A ‘For’ Vote On Md. Referendum

A ‘For’ Vote On Md. Referendum

Chances are most voters heading to the polls will be unfamiliar with an important referendum question being posed to them.

Even if they are educated about Question 1, they will likely be confused over the wording, “Requiring Commercial Gaming Revenues that are for Public Education to Supplement Spending for Education in Public Schools.”

With early voting now underway through Nov. 1, we wanted to expand on the referendum and provide some insight to the statewide issue.

Contrary to claims and assurances from lawmakers and gambling advocates that a majority of gaming revenue would be directed to public schools through the state, it’s not happening. This referendum essentially creates a “lockbox,” assuring the required dollars will not be funneled to needed transportation projects or making up for shortcomings in budgets. It’s crazy to think a referendum is needed to make lawmakers do what they promised, but that’s the reality of the situation in Maryland. It’s critically important now as sports betting and millions I new revenue comes to the state.

The question on the ballot reads, “The amendment requires the Governor to include in the annual State Budget, as supplemental funding for prekindergarten through grade 12 in public schools, the revenues from video lottery operation licenses and any other commercial gaming dedicated to public education in an amount above the level of State funding for education in public schools provided by the Bridge to Excellence in Public Schools Act of 2002 (otherwise known as the Thornton legislation) in not less than the following amounts: $125 million in fiscal year 2020; $250 million in fiscal year 2021; $375 million in fiscal year 2022; and 100% of commercial gaming revenues dedicated to public education in fiscal year 2023 and each fiscal year thereafter. The amendment also requires the Governor to show in the annual budget how the revenues from video lottery operation licenses and other commercial gaming are being used in a manner that is in addition to the level of State funding for public education provided by the funding formulas established by the Bridge to Excellence in Public Schools Act …”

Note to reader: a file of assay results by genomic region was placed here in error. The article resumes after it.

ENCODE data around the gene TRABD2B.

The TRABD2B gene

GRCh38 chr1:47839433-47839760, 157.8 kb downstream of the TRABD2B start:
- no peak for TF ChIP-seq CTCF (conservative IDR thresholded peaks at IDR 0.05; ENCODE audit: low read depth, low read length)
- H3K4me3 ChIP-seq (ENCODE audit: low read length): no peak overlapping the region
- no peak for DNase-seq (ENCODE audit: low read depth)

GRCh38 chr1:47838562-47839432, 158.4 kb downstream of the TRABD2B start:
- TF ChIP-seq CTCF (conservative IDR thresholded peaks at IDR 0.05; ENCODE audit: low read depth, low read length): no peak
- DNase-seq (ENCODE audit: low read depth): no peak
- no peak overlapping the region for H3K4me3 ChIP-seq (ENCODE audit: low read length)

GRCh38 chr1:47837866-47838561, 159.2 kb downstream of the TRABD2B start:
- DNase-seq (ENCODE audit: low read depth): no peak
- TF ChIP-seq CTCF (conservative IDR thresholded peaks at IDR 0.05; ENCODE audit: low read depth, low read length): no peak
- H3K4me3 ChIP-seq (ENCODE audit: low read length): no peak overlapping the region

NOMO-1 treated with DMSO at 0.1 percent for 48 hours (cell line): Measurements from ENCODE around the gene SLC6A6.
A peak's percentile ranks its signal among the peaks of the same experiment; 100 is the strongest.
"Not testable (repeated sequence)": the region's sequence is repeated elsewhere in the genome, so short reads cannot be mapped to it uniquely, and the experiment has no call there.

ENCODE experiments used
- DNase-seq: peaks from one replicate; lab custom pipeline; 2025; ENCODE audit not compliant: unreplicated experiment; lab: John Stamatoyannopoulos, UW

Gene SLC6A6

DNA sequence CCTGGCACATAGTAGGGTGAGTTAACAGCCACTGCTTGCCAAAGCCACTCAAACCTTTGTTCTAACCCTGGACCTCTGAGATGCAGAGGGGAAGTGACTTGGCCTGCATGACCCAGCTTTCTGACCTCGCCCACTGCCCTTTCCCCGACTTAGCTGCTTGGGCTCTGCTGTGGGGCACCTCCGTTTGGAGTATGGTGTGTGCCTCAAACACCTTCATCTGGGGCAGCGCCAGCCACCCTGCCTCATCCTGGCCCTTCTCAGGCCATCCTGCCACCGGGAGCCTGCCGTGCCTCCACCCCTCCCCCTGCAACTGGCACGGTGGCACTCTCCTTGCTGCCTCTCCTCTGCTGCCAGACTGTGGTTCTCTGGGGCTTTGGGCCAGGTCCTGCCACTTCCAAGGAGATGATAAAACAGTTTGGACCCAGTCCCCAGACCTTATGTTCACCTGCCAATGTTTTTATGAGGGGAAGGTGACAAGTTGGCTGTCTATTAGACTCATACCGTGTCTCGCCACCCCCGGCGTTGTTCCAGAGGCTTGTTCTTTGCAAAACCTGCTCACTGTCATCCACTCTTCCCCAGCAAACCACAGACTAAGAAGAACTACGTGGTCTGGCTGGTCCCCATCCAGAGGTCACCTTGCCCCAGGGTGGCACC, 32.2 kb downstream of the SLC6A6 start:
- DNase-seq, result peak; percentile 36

We support a “For” vote for the amendment. Worcester County is deemed the second richest county in Maryland (behind Talbot) based on an antiquated and unfair funding formula, predicated on property values. Due to this absurd formula, Worcester receives the second smallest amount of funding for education from the state, resulting in a major burden for the county.

We are hopeful this “lockbox” amendment will ultimately help local schools by improving fairness on the state funding level.

About The Author: Steven Green

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The writer has been with The Dispatch in various capacities since 1995, including serving as editor and publisher since 2004. His previous titles were managing editor, staff writer, sports editor, sales account manager and copy editor. Growing up in Salisbury before moving to Berlin, Green graduated from Worcester Preparatory School in 1993 and graduated from Loyola University Baltimore in 1997 with degrees in Communications (journalism concentration) and Political Science.